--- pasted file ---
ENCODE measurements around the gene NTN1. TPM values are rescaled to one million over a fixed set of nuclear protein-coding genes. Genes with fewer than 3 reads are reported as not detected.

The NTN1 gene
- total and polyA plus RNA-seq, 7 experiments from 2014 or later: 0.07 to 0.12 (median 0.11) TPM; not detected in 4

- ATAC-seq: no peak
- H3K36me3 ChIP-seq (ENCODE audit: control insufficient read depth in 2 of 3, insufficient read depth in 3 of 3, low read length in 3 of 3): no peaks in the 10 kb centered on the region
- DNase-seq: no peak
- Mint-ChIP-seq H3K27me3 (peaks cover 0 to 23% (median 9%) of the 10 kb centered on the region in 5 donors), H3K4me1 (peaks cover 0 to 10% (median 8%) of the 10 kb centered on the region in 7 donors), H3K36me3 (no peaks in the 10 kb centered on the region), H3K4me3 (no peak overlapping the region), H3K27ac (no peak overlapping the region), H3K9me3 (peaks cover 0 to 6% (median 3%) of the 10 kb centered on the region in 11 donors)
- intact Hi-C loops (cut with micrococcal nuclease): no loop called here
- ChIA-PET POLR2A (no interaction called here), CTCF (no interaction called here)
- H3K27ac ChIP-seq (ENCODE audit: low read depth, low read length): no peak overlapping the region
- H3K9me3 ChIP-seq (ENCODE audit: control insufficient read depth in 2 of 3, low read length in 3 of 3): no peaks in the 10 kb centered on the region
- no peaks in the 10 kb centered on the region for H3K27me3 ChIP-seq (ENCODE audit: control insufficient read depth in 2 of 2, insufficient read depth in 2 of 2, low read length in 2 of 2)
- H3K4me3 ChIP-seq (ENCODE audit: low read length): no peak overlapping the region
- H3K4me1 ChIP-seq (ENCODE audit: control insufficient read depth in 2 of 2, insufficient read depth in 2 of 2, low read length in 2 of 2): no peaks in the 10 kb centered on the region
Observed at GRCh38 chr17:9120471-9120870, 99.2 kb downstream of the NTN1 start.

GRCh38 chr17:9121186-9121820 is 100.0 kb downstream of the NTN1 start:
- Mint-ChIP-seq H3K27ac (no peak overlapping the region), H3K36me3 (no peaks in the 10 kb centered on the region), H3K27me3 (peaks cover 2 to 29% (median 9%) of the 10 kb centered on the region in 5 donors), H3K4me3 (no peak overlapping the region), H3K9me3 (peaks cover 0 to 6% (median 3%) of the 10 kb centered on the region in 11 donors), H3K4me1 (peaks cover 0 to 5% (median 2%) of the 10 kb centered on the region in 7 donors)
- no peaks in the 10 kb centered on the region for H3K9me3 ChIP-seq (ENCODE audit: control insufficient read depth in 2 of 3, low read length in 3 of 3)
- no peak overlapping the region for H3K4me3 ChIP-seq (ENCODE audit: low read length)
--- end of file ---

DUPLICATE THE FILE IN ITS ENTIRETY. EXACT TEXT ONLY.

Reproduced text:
ENCODE measurements around the gene NTN1. TPM values are rescaled to one million over a fixed set of nuclear protein-coding genes. Genes with fewer than 3 reads are reported as not detected.

The NTN1 gene
- total and polyA plus RNA-seq, 7 experiments from 2014 or later: 0.07 to 0.12 (median 0.11) TPM; not detected in 4

- ATAC-seq: no peak
- H3K36me3 ChIP-seq (ENCODE audit: control insufficient read depth in 2 of 3, insufficient read depth in 3 of 3, low read length in 3 of 3): no peaks in the 10 kb centered on the region
- DNase-seq: no peak
- Mint-ChIP-seq H3K27me3 (peaks cover 0 to 23% (median 9%) of the 10 kb centered on the region in 5 donors), H3K4me1 (peaks cover 0 to 10% (median 8%) of the 10 kb centered on the region in 7 donors), H3K36me3 (no peaks in the 10 kb centered on the region), H3K4me3 (no peak overlapping the region), H3K27ac (no peak overlapping the region), H3K9me3 (peaks cover 0 to 6% (median 3%) of the 10 kb centered on the region in 11 donors)
- intact Hi-C loops (cut with micrococcal nuclease): no loop called here
- ChIA-PET POLR2A (no interaction called here), CTCF (no interaction called here)
- H3K27ac ChIP-seq (ENCODE audit: low read depth, low read length): no peak overlapping the region
- H3K9me3 ChIP-seq (ENCODE audit: control insufficient read depth in 2 of 3, low read length in 3 of 3): no peaks in the 10 kb centered on the region
- no peaks in the 10 kb centered on the region for H3K27me3 ChIP-seq (ENCODE audit: control insufficient read depth in 2 of 2, insufficient read depth in 2 of 2, low read length in 2 of 2)
- H3K4me3 ChIP-seq (ENCODE audit: low read length): no peak overlapping the region
- H3K4me1 ChIP-seq (ENCODE audit: control insufficient read depth in 2 of 2, insufficient read depth in 2 of 2, low read length in 2 of 2): no peaks in the 10 kb centered on the region
Observed at GRCh38 chr17:9120471-9120870, 99.2 kb downstream of the NTN1 start.

GRCh38 chr17:9121186-9121820 is 100.0 kb downstream of the NTN1 start:
- Mint-ChIP-seq H3K27ac (no peak overlapping the region), H3K36me3 (no peaks in the 10 kb centered on the region), H3K27me3 (peaks cover 2 to 29% (median 9%) of the 10 kb centered on the region in 5 donors), H3K4me3 (no peak overlapping the region), H3K9me3 (peaks cover 0 to 6% (median 3%) of the 10 kb centered on the region in 11 donors), H3K4me1 (peaks cover 0 to 5% (median 2%) of the 10 kb centered on the region in 7 donors)
- no peaks in the 10 kb centered on the region for H3K9me3 ChIP-seq (ENCODE audit: control insufficient read depth in 2 of 3, low read length in 3 of 3)
- no peak overlapping the region for H3K4me3 ChIP-seq (ENCODE audit: low read length)